7 Spa & Wellness Treatments That Lower Blood Pressure
Visiting a spa is intended to be a relaxing experience, so it makes sense that spa treatments would lower blood pressure, right? We can tell you that it may be true: Studies show these seven spa and wellness services actually do just that.
Deep-Tissue Massage: We logged on to SpaEvidence.com, the first online resource that contains thousands of clinical studies evaluating the effectiveness of spa and wellness approaches, and found this Louisiana State University analysis, which concluded deep-tissue massage lowers both blood pressure and heart rate. It noted, “45- and 60-minute deep tissue massages led to an average systolic pressure reduction of 10.4 mm; a diastolic pressure reduction of 5.3 mm; a mean arterial pressure reduction of 7.0 mm; and an average heart rate reduction of 10.8 beats per minute.”
Learn more about the physical and emotional benefits of massage.
Qi Gong: On the wellness front, this set of Chinese self-healing exercises combining movement, breathing, and mental imagery, reduced systolic and diastolic blood pressure in patients with hypertension, reports a review of nine randomized control trials. Tai chi (and qi gong) is also said to lower blood pressure in older adults, as well as shows success with physical function, depression, and anxiety, says a National Institute for Health Research review of 35 randomized controlled trials.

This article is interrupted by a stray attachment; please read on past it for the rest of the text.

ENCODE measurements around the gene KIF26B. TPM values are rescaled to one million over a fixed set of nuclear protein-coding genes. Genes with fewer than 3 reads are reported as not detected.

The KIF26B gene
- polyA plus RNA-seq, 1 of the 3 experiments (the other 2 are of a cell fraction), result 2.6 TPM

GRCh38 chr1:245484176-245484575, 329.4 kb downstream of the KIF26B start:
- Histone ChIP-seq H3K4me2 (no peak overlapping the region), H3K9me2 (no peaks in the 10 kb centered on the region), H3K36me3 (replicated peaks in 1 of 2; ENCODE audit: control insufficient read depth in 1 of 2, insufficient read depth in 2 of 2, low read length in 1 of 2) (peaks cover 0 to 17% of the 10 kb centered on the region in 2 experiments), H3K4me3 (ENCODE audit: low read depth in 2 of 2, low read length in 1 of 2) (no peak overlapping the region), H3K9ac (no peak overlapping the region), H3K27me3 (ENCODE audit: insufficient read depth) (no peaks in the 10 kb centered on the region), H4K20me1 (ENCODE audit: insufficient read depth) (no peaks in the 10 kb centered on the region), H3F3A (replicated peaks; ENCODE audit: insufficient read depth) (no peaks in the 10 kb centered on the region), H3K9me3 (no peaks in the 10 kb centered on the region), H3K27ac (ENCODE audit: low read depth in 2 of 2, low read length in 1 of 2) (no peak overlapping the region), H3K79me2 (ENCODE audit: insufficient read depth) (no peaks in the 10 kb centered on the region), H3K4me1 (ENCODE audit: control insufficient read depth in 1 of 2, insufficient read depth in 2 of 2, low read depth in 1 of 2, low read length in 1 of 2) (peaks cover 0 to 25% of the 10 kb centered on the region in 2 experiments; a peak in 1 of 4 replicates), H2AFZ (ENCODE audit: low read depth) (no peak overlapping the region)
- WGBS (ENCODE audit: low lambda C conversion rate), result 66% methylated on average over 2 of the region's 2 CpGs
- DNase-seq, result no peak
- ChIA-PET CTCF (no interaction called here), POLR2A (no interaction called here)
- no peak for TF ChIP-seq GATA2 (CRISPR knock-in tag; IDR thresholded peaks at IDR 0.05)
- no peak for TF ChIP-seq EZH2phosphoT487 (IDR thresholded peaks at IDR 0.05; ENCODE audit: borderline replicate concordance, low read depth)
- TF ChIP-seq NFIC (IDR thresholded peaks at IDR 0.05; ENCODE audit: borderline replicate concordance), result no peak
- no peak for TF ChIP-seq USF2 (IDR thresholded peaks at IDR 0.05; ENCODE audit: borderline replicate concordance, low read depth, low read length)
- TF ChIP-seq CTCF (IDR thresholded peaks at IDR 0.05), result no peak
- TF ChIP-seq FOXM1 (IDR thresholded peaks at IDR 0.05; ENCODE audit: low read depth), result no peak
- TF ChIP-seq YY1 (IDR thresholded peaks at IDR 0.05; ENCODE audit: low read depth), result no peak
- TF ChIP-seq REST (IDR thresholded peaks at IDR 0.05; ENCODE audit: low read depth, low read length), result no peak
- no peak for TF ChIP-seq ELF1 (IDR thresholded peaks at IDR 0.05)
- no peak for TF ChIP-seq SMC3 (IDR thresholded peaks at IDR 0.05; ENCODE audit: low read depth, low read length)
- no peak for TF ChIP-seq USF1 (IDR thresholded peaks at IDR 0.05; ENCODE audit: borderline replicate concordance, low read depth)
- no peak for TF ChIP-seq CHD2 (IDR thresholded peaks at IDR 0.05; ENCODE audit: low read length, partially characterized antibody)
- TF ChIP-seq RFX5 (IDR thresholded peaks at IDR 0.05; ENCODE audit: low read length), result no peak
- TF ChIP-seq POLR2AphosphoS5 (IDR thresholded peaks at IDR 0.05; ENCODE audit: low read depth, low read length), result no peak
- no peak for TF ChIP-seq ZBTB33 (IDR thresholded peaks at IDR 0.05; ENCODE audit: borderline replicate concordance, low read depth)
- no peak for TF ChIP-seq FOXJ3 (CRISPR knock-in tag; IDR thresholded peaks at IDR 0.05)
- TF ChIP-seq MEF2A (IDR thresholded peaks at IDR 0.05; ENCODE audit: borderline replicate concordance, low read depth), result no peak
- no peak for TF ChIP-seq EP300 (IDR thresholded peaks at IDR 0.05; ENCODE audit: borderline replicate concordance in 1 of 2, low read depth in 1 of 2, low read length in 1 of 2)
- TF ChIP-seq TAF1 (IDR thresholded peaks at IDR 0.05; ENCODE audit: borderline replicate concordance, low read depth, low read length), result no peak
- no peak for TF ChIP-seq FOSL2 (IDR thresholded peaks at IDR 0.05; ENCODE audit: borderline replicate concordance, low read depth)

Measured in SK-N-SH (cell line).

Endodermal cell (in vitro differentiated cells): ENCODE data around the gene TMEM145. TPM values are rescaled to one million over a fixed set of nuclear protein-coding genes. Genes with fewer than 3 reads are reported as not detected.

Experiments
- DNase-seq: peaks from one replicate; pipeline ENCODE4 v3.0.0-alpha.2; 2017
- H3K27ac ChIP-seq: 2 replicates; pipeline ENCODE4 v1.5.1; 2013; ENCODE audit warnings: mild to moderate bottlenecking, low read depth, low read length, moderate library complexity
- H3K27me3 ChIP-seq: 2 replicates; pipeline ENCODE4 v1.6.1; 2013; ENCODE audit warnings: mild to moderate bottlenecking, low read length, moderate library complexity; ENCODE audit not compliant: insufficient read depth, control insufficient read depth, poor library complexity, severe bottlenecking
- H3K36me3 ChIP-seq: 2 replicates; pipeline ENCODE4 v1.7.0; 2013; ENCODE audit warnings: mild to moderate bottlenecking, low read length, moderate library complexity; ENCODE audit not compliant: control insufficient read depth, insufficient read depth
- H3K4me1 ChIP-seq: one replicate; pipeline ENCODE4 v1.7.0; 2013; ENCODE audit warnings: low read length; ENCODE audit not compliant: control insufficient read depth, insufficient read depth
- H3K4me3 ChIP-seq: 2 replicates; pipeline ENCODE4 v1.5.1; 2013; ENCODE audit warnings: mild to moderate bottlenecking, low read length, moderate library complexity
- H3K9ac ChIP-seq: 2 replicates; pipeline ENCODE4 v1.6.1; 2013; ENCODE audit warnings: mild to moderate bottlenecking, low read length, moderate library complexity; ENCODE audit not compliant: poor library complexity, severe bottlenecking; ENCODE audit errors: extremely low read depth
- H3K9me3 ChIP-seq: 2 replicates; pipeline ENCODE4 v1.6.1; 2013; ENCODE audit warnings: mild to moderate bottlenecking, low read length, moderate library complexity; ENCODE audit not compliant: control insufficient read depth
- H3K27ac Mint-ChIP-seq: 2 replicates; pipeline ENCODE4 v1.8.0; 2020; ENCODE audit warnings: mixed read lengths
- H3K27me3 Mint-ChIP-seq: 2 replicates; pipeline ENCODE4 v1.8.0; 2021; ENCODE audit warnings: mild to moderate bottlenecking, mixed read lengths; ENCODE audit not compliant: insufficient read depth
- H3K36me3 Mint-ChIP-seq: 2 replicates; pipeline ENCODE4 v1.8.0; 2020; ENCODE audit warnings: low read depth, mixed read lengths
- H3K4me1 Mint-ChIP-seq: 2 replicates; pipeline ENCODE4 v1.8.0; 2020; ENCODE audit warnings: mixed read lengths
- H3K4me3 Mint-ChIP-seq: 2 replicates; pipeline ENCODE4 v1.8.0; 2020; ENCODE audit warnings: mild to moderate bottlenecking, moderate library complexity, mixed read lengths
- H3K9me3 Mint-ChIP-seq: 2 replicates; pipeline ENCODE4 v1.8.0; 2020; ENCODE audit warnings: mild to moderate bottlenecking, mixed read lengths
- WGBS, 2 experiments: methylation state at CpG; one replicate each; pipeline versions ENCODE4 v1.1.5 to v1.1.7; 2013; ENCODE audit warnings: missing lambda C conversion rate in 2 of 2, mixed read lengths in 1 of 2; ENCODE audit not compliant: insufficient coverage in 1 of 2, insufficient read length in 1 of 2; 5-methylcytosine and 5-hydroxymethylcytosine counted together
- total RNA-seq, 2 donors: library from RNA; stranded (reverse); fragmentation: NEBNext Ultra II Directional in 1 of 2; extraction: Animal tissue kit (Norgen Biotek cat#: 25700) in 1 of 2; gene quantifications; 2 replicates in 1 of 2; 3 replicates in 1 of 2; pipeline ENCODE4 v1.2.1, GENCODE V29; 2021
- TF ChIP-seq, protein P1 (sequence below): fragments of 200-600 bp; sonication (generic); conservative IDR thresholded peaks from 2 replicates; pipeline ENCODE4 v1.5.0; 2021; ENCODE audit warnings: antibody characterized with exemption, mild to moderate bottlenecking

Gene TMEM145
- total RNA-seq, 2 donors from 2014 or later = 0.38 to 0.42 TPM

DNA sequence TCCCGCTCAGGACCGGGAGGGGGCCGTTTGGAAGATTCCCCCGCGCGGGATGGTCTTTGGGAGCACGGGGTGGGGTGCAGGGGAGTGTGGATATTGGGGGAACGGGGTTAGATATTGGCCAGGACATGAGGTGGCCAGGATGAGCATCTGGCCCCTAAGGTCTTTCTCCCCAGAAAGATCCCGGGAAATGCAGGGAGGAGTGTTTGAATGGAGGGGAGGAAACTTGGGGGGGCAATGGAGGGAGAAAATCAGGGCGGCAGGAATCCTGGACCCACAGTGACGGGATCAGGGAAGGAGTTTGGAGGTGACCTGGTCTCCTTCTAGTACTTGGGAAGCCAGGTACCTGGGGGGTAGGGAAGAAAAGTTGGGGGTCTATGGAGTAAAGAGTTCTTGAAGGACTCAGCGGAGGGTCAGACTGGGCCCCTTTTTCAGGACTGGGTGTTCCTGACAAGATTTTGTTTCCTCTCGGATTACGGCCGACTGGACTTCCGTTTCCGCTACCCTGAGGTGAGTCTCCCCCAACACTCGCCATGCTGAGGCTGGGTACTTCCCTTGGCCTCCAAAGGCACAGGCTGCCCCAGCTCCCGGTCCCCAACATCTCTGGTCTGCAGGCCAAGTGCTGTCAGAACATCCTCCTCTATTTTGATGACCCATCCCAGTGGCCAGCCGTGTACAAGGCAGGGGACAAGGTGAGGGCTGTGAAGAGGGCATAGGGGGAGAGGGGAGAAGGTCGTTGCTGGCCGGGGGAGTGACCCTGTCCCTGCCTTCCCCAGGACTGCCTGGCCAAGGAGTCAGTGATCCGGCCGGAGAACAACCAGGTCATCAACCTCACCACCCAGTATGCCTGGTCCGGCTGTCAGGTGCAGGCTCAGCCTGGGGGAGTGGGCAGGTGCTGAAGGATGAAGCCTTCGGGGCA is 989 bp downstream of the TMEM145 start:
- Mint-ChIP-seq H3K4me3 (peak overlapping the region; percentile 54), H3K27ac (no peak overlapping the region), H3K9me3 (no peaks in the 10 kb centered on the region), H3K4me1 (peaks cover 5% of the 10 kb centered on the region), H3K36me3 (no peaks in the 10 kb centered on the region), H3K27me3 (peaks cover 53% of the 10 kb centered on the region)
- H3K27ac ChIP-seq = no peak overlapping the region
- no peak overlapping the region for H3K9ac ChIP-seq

Yoga: The Mayo Clinic states yoga lowers blood pressure, plus, decreases stress and improves heart function; most recently, a 24-week study presented at the 28th Annual Scientific Meeting of the American Society of Hypertension, held May 15-18, 2013, suggested those who practiced yoga two to three times weekly experienced an average of a three-point drop for both systolic and diastolic blood pressure.
Additional alternative therapies, including aerobic exercise, resistance and strength straining, and isometric hand-grip exercise, may also reduce blood pressures in people with levels higher than 120/80 mm Hg and those who do not react well to standard medications, according to a recent American Heart Association statement in Hypertension journal.
It should be noted that for many of these studies, more scientific research is warranted.
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